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Developing from the ground up

Article - October 24, 2013
The private sector is taking on a greater role in shaping the nation's future
Despite what pundits may say about Kuwait’s slow-going US$31 billion National Development Plan, this roadmap has firmly laid the groundwork for transforming Kuwait from a public sector led economy to a financial and trade centre, firmly saddled on a stronger and more participative private sector.
“There is no question that our first development plan has had some delay in putting projects together,” admits Dr Rola Dashti, Minister of Planning and Development and Minister of National Assembly Affairs. “But it was the first step, as they say you brush away all the dust and energise all the government entities into moving forward.” 
Projects underway include two new electricity generation plants, hospitals and healthcare centres and a wastewater treatment plant. The government has invited the private sector to also manage, operate and develop the country’s ports, for example. 
Mega-project Silk City is providing countless, huge opportunities in terms of industries, services and infrastructure, highlights Dr Dashti. She adds: “We see that there are massive opportunities for the British private sector to participate in areas like build-operate-transfer (BOT), know-how transfer, designing and engineering, advisory and financial services, and even building the technology for airports, ports, utilities, etc.”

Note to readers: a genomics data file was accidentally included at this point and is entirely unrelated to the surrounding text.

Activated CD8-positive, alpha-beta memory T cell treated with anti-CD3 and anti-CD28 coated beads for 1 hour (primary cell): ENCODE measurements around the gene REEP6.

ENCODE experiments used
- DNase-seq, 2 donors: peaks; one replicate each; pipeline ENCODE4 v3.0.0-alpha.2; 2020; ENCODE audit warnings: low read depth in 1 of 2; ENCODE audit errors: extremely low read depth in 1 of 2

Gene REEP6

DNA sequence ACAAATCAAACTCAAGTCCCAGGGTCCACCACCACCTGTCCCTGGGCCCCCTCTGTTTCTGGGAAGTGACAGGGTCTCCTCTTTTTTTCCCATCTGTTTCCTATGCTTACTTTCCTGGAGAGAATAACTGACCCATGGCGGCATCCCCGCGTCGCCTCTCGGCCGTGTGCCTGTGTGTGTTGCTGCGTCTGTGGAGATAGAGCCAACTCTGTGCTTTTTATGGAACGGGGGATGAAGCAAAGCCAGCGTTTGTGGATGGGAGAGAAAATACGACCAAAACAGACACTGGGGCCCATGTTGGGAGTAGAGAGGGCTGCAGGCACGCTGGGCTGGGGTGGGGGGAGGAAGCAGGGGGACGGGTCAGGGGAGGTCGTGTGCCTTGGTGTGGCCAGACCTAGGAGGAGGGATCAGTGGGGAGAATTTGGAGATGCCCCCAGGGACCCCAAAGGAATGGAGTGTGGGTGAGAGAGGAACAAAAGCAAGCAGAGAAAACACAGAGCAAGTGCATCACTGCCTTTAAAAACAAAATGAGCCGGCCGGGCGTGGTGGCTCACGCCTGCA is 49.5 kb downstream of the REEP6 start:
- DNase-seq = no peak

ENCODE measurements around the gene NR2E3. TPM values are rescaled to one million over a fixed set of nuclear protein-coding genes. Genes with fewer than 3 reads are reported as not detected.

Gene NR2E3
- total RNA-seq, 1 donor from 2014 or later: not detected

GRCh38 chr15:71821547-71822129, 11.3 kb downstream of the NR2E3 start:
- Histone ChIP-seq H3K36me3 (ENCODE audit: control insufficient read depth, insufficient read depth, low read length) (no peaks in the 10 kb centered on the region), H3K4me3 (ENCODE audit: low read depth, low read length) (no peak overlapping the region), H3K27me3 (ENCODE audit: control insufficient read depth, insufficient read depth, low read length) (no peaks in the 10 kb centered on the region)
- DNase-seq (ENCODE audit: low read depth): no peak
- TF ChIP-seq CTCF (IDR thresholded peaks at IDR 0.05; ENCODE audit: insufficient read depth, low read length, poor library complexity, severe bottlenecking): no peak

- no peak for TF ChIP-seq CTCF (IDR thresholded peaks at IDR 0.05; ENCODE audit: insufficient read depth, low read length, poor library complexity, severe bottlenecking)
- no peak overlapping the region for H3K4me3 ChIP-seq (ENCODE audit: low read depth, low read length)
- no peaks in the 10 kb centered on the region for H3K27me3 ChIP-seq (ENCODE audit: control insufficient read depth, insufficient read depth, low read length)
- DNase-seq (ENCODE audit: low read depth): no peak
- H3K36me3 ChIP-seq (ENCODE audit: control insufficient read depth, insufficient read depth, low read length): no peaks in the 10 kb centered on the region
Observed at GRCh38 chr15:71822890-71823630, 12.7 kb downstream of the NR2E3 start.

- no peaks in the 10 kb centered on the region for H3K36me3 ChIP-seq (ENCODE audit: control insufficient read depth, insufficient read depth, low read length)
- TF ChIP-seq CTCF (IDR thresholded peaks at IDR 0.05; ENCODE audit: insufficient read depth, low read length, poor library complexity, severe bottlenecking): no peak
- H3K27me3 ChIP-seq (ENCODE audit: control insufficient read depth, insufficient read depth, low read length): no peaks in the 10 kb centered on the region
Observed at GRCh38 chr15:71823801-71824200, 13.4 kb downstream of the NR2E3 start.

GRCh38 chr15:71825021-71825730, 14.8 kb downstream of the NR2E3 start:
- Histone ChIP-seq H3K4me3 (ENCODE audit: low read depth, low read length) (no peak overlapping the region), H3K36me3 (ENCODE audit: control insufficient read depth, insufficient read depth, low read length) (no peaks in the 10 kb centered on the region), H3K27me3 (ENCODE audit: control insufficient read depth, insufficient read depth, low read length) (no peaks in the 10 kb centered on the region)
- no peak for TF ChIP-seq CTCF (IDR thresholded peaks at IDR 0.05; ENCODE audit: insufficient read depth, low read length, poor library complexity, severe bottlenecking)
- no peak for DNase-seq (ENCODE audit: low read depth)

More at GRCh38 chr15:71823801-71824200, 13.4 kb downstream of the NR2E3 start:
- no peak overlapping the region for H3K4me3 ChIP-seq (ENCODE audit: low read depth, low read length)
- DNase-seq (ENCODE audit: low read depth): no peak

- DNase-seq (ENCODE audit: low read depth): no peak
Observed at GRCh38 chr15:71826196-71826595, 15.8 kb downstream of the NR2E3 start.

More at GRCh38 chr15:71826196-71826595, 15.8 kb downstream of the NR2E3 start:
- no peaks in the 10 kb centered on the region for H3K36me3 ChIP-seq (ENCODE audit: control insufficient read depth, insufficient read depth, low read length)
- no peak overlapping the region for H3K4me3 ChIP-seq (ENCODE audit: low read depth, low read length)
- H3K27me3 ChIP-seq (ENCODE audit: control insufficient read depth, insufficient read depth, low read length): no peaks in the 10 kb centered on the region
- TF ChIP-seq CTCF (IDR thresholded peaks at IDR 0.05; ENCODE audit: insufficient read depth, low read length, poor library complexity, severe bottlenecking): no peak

It is mainly Kuwait’s private sector companies who have built the country thus far, and it is they who look forward to continue participating in infrastructure development. 
El Eman Construction is a 25-year old firm that puts quality, performance and timeliness at the heart of everything it does. 
Specialising in small and medium-scale government construction projects, its portfolio includes Kefan Mall and the Kuwait Medical Institute and its list of clients comprises the Ministry of Defence, KOC, the Ministry of Education, the Housing Authority and the Ministry of Public Works, among others. The latter has recently contracted El Eman’s services for yet another project, soon to be announced, according to Bander Al-Otabi, founder and Chairman.
Though the majority of El Eman’s portfolio is made up of projects in the range of KD1 to 6 million (£2.2-13.3 million), Mr Al-Otabi would like to take on larger ones over the next few years, as his company is capable and prepared for them. Its strengths lie in prefabricated space frame systems, tensile fabric structures, skylights and synthetic turf.
Other Kuwaiti companies that are helping define Kuwait’s skyline are Al-Hani Construction, the name behind the Kuwait State Mosque, Ajial Real Estate & Entertainment, who masterminded the Al-Hamra Tower, and Kharafi National, a leading infrastructure project developer.